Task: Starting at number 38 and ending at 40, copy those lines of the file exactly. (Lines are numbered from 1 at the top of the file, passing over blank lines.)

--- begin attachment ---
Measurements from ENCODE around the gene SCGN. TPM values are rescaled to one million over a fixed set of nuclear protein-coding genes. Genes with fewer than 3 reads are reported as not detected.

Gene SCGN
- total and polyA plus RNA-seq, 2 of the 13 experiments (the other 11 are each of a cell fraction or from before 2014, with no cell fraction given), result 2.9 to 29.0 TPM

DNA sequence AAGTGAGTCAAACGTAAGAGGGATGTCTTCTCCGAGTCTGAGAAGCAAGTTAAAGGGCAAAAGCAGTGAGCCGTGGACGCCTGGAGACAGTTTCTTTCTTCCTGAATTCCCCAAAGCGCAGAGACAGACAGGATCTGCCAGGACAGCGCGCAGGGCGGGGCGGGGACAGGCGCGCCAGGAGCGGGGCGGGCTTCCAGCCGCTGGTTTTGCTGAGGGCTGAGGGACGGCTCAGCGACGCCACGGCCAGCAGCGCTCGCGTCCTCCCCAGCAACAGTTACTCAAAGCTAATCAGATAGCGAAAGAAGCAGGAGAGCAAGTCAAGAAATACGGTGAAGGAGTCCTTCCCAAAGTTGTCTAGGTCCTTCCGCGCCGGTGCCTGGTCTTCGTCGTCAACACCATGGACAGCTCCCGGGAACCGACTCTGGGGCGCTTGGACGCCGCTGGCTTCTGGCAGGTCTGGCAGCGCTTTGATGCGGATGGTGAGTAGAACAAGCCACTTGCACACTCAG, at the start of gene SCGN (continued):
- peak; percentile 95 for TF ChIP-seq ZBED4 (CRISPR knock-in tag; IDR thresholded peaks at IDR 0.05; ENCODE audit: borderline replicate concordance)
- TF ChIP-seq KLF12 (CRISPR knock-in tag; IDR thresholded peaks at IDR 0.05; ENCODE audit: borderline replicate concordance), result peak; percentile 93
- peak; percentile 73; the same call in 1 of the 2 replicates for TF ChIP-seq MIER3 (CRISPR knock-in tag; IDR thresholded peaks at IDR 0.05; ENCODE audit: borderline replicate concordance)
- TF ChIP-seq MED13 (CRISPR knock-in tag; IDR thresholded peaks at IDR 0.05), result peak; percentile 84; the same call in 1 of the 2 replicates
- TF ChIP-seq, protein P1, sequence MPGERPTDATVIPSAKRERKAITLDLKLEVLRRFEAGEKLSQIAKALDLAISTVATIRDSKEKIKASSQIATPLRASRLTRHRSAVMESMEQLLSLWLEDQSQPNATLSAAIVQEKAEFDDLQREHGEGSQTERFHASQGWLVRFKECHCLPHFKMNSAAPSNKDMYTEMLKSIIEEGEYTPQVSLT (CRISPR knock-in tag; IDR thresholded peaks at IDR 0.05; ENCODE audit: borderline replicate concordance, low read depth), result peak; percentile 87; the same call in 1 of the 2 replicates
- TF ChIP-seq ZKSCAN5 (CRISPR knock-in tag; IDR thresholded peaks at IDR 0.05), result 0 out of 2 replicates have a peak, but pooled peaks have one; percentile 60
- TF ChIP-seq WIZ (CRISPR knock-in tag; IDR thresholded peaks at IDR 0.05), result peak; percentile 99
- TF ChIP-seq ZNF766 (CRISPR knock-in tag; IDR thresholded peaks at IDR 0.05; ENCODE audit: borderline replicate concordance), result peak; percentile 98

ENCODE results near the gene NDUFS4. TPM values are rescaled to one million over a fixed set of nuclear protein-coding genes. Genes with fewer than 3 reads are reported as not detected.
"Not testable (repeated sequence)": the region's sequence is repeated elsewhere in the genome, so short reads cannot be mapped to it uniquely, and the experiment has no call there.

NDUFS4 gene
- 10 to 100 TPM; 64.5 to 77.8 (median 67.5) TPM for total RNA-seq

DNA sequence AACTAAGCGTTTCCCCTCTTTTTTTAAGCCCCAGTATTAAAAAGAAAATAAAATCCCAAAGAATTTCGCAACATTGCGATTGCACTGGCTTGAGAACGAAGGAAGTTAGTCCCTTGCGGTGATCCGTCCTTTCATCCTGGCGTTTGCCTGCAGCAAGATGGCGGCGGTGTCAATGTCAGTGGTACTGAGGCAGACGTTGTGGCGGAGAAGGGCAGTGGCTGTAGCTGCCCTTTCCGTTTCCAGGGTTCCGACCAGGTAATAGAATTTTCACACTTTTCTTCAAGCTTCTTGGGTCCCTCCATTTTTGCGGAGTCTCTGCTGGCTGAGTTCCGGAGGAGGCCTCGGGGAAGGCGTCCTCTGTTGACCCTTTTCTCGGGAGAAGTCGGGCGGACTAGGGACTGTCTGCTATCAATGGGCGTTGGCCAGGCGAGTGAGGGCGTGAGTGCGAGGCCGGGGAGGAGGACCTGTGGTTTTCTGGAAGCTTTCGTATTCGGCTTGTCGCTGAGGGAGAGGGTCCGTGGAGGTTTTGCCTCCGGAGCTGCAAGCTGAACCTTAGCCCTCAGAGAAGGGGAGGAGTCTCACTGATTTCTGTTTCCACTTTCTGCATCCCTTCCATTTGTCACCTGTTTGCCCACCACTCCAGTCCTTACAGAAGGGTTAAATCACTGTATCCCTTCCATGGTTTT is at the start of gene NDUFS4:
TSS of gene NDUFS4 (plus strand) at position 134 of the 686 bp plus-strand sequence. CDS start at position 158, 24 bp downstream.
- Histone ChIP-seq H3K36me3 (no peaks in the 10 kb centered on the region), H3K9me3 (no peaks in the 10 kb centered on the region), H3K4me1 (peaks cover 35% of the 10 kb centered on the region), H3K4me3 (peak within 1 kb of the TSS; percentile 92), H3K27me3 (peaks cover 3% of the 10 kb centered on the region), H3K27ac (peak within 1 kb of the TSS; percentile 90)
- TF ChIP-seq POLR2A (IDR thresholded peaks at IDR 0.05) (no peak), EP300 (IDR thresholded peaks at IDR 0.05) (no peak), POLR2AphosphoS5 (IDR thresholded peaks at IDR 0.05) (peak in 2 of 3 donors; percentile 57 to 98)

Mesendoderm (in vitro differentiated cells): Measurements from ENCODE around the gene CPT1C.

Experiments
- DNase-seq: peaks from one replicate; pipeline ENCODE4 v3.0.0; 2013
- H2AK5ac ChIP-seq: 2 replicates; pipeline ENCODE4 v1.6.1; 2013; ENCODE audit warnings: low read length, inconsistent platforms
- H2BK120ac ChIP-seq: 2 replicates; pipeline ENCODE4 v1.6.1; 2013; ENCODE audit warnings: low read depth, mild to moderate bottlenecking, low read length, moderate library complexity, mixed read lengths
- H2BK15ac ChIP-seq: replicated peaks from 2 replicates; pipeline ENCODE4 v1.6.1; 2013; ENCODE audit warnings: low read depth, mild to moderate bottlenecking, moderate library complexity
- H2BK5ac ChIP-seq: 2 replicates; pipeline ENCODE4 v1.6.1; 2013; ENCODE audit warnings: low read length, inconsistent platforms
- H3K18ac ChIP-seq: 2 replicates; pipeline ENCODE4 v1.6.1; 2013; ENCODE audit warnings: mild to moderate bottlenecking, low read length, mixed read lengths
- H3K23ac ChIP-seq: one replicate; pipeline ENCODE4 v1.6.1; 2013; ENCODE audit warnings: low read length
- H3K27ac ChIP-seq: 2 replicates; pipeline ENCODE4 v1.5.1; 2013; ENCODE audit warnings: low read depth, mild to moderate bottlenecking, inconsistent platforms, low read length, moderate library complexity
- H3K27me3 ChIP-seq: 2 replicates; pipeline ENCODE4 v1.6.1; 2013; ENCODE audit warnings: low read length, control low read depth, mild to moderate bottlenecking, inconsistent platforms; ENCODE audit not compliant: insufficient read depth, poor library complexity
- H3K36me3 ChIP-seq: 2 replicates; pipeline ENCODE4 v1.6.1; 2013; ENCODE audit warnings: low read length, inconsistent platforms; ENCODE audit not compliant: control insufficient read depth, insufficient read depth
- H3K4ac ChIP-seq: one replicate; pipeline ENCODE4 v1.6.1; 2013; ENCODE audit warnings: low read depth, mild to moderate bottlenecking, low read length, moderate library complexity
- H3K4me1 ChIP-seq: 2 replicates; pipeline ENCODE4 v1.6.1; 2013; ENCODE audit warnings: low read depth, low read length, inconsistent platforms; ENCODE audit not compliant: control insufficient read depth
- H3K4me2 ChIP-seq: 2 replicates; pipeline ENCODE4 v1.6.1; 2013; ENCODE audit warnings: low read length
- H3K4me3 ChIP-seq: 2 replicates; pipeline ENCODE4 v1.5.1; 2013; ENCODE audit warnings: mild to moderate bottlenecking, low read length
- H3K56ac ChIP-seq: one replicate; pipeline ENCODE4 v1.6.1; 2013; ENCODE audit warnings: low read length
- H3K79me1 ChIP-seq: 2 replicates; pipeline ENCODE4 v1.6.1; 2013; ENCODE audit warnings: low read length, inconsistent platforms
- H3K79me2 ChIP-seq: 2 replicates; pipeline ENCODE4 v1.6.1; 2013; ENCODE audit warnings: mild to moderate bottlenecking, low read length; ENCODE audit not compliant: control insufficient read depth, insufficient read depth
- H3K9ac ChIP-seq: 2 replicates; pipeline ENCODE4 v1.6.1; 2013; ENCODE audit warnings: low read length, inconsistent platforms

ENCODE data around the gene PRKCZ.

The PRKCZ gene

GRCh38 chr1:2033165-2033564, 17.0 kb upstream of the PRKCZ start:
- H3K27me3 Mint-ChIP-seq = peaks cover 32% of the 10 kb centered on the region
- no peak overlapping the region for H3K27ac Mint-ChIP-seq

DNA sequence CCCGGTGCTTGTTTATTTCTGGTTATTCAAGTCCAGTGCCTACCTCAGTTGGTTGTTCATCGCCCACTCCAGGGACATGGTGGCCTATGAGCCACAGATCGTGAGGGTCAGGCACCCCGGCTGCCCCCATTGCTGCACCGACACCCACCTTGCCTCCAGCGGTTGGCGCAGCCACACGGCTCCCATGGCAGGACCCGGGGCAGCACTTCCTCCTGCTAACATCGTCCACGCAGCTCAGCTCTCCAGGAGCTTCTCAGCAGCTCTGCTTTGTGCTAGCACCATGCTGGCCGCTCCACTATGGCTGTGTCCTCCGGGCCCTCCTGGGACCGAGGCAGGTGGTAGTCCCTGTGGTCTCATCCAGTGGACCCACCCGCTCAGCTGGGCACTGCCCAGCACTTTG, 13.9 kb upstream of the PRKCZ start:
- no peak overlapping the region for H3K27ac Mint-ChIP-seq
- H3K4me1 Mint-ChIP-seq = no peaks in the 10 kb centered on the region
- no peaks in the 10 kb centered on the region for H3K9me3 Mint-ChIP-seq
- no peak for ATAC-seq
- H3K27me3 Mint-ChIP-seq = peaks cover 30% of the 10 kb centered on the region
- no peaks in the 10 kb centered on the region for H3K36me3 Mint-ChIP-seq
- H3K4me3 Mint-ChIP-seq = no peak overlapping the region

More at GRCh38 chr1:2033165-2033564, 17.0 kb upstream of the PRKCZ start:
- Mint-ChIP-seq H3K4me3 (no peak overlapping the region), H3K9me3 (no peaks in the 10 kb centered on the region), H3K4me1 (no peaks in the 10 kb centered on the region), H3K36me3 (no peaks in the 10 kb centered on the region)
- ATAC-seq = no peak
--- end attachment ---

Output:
- H3K79me1 ChIP-seq: 2 replicates; pipeline ENCODE4 v1.6.1; 2013; ENCODE audit warnings: low read length, inconsistent platforms
- H3K79me2 ChIP-seq: 2 replicates; pipeline ENCODE4 v1.6.1; 2013; ENCODE audit warnings: mild to moderate bottlenecking, low read length; ENCODE audit not compliant: control insufficient read depth, insufficient read depth
- H3K9ac ChIP-seq: 2 replicates; pipeline ENCODE4 v1.6.1; 2013; ENCODE audit warnings: low read length, inconsistent platforms